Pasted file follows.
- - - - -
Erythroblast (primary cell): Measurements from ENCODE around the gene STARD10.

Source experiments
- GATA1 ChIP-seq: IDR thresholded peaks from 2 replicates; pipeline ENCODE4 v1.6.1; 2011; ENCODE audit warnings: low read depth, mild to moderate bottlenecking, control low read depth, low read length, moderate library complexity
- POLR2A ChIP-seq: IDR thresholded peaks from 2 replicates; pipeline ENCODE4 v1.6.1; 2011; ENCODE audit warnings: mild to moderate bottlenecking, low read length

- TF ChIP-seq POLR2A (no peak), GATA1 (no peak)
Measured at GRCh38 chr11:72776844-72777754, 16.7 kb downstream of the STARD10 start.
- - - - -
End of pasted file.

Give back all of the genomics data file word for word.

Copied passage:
Erythroblast (primary cell): Measurements from ENCODE around the gene STARD10.

Source experiments
- GATA1 ChIP-seq: IDR thresholded peaks from 2 replicates; pipeline ENCODE4 v1.6.1; 2011; ENCODE audit warnings: low read depth, mild to moderate bottlenecking, control low read depth, low read length, moderate library complexity
- POLR2A ChIP-seq: IDR thresholded peaks from 2 replicates; pipeline ENCODE4 v1.6.1; 2011; ENCODE audit warnings: mild to moderate bottlenecking, low read length

- TF ChIP-seq POLR2A (no peak), GATA1 (no peak)
Measured at GRCh38 chr11:72776844-72777754, 16.7 kb downstream of the STARD10 start.